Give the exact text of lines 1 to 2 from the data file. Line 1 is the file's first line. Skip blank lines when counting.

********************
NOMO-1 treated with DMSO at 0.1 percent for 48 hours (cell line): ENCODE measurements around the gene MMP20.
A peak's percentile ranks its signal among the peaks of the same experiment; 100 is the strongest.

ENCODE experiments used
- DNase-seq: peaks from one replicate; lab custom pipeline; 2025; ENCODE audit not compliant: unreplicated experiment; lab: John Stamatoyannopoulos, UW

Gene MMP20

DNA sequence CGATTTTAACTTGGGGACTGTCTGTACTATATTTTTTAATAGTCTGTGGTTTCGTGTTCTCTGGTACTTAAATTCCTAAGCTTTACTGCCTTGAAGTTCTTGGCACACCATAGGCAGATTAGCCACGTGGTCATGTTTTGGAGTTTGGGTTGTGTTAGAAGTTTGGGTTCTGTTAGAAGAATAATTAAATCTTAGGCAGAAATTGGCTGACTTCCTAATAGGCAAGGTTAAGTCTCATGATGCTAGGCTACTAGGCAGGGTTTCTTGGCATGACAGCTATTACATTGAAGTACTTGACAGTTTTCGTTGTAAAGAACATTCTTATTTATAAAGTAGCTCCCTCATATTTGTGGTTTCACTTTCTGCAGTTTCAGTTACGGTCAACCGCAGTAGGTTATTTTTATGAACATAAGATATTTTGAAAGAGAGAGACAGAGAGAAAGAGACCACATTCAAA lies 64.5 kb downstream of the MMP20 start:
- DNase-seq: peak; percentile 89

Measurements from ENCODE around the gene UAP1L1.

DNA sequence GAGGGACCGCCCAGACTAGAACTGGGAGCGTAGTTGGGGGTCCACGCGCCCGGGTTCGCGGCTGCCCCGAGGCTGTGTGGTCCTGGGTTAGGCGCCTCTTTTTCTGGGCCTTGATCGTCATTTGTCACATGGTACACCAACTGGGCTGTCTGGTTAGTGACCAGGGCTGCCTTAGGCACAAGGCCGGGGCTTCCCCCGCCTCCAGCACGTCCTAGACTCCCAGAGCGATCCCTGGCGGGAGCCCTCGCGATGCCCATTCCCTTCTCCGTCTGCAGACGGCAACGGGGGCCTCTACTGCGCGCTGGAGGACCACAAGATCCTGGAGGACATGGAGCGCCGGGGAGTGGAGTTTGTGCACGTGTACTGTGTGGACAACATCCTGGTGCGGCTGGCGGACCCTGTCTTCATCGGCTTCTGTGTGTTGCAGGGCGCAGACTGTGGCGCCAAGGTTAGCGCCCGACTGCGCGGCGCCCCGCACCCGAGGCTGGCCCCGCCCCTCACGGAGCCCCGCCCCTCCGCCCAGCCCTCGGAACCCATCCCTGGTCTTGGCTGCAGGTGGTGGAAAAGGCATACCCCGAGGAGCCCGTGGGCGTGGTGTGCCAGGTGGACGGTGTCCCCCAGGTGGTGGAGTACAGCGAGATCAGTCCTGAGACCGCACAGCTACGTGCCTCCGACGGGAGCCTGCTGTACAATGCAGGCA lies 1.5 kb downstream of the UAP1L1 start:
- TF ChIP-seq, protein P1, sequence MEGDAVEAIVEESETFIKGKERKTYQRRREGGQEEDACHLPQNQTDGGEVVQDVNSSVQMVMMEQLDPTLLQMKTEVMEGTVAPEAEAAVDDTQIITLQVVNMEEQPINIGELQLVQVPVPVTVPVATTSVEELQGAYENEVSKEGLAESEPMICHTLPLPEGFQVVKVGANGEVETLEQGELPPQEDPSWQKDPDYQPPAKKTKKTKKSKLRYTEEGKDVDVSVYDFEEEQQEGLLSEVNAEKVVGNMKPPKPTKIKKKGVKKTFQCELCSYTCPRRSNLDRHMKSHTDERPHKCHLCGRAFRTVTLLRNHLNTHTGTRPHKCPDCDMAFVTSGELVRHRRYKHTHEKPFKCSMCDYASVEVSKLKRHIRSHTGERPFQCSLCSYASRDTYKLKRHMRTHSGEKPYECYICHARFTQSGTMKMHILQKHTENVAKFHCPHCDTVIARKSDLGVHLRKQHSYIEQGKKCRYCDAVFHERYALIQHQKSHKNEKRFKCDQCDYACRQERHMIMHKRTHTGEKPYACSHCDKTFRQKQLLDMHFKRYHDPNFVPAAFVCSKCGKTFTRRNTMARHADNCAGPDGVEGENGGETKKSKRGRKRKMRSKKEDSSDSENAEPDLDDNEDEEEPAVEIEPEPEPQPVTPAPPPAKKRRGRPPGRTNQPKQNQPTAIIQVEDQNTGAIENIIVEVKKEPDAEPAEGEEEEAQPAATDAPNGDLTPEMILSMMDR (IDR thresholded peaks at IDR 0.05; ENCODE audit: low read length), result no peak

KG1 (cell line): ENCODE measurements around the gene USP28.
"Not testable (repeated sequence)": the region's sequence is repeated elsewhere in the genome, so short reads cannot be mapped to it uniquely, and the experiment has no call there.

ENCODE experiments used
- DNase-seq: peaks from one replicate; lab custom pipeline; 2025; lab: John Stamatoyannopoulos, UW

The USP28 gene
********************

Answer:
NOMO-1 treated with DMSO at 0.1 percent for 48 hours (cell line): ENCODE measurements around the gene MMP20.
A peak's percentile ranks its signal among the peaks of the same experiment; 100 is the strongest.